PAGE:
The light beam produced by the zones 41 and 43 together is illustrated in FIG. 9c. This diagram shows that a beam having two half cut-off lines staggered in the vertical direction, with the half cut-off line on the left being raised with respect to that on the right (i.e. the beam is adapted for driving on the left) is produced in a most satisfactory way. The beam shown in FIG. 9c may also be enriched by the beam shown in FIG. 7b which is produced in the central zone 42, so as to give it an even greater width. This leads to improved visual comfort for the driver.
It will be understood that by reversing the arrangement of the striations, that is to say by putting in the zone 41 the striations from zone 43 of FIG. 6, and vice versa, a light beam will be obtained which is symmetrical with that produced by the reflector shown in FIG. 6, that is to say there is now a beam which is adapted for driving on the right.
It will also be observed that, during this reversal, the offsets along the x axis between the surface of FIG. 6 and the symmetrical surface will have a maximum value of the order of 1 mm, with this value corresponding to the difference between the maximum and minimum levels N of the striations, to which the offsets due to the convexity of the striations are added. As a result, it is possible to employ, for mirrors for use in driving on the left and mirrors for use in driving on the right, the same mould cavity. Only the piston part of the mould is different for the two types of reflectors. The mould is consequently less expensive to make.
It will be noted here that, although the headlamp of the invention has been described as having a normalised lamp of type 9006, the invention is in fact applicable to a headlamp with any type of axial filament, other types including, particularly, a lamp of type 9005.
Moreover, a mirror in accordance with the invention may also be used with a lamp of type 9007, which is characterised by two axial filaments which are arranged to give a dipped beam or cruising beam, and a raised or main beam, respectively. In that case, the reflector is designed mainly according to the requirements of the dipped beam which is to be obtained, and, if necessary certain regions of the mirror and cover glass are then adjusted in such a way as to obtain a satisfactory main beam.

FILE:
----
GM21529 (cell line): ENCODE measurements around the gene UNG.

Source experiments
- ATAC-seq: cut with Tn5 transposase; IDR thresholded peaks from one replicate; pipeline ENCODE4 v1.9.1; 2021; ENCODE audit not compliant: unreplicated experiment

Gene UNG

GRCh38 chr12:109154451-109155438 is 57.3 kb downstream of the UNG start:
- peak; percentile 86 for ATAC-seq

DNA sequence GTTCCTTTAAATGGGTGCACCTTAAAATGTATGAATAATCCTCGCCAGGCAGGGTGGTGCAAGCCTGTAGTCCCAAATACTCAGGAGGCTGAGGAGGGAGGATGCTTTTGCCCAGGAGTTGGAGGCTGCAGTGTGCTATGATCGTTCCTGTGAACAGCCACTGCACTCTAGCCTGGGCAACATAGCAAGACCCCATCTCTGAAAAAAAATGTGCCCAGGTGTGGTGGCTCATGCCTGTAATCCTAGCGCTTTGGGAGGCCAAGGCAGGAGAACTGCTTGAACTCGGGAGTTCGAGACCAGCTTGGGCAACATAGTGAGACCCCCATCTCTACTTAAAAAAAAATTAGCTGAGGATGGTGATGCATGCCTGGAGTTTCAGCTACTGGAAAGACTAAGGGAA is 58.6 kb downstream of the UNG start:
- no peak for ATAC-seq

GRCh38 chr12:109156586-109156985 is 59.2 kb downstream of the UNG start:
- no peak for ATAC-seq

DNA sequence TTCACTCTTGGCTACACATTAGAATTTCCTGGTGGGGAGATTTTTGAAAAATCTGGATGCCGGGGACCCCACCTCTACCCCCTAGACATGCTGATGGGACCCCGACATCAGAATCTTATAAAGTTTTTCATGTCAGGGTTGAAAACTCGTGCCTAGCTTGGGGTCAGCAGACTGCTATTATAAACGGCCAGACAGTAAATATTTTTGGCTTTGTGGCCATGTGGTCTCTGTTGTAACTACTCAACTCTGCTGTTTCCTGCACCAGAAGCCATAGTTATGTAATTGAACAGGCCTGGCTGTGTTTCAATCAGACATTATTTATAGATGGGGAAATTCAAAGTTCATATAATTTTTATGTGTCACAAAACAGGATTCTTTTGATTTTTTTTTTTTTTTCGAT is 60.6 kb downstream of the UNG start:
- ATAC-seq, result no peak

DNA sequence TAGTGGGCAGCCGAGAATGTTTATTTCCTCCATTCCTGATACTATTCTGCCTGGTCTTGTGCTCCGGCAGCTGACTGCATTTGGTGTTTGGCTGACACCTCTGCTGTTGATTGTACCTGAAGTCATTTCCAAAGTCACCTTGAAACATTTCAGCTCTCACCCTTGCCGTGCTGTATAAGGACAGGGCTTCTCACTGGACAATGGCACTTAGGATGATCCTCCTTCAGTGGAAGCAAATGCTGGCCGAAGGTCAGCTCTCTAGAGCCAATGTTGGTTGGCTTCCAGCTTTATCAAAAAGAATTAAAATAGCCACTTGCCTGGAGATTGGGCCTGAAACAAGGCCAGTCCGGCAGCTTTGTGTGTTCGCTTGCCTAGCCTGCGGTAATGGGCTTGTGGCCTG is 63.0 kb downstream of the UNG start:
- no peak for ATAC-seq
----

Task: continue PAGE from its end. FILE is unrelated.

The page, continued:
The present invention is of course in no way limited to the embodiments described above and shown in the drawings, and the person skilled in the art will be able to apply to it any variation or modification within the spirit of the invention.
|Cited Patent||Filing date||Publication date||Applicant||Title|
|US3858040 *||Jul 23, 1973||Dec 31, 1974||Cibie Projecteurs||Motor vehicle headlamps|
|US4481563 *||May 10, 1982||Nov 6, 1984||Corning Glass Works||Automotive headlight having optics in the reflector|
|US4797797 *||Jun 25, 1987||Jan 10, 1989||Cibie Projecteurs||Dipped headlamp for motor vehicles|
|US4803601 *||Dec 31, 1987||Feb 7, 1989||Cibie Projecteurs||Motor vehicle headlight, suitable for emitting a beam limited by a cut-off, and including a modified rear portion|
|US4924359 *||Aug 29, 1988||May 8, 1990||Robert Bosch Gmbh||Motor vehicle headlight|
|US5390097 *||May 2, 1994||Feb 14, 1995||Koito Manufacturing Co., Ltd.||Reflector for vehicular headlight|
|US5539629 *||May 4, 1995||Jul 23, 1996||Ford Motor Company||Multi-faceted light reflector for headlamp with facets having differentially tilted parabolic cylinders|
|FR2609148A1 *||Title not available|
|Citing Patent||Filing date||Publication date||Applicant||Title|
|US5951156 *||Nov 7, 1996||Sep 14, 1999||Valeo Vision||Motor vehicle headlamp having a reflector capable of producing, by itself, a light beam with a V-shaped cut-off|
|US6068391 *||Feb 19, 1998||May 30, 2000||Valeo Vision||Headlight with a twin filament lamp for producing a chopped beam and an unchopped beam|
|US6273595 *||Sep 23, 1999||Aug 14, 2001||Robert Bosch Gmbh||Headlight for vehicle|
|DE19805217A1 *||Feb 10, 1998||Aug 27, 1998||Valeo Vision||Vehicle headlamp|
|DE19843986B4 *||Sep 25, 1998||Feb 23, 2012||Automotive Lighting Reutlingen Gmbh||Scheinwerfer für Fahrzeuge|
|U.S. Classification||362/297, 362/348, 362/346|
|International Classification||F21S8/10, F21V7/09, F21V7/00, B60Q1/04|
|Cooperative Classification||F21S48/1364, F21S48/1376|
|European Classification||F21S48/13D12, F21S48/13D10C|
|Jun 21, 1996||AS||Assignment|
Owner name: VALEO VISION, FRANCE
Free format text: ASSIGNMENT OF ASSIGNORS INTEREST;ASSIGNOR:FADEL, KAMISLAV;REEL/FRAME:008009/0136
Effective date: 19960409
|Dec 28, 2000||FPAY||Fee payment|
Year of fee payment: 4
|Dec 25, 2004||FPAY||Fee payment|
Year of fee payment: 8
|Dec 25, 2008||FPAY||Fee payment|
Year of fee payment: 12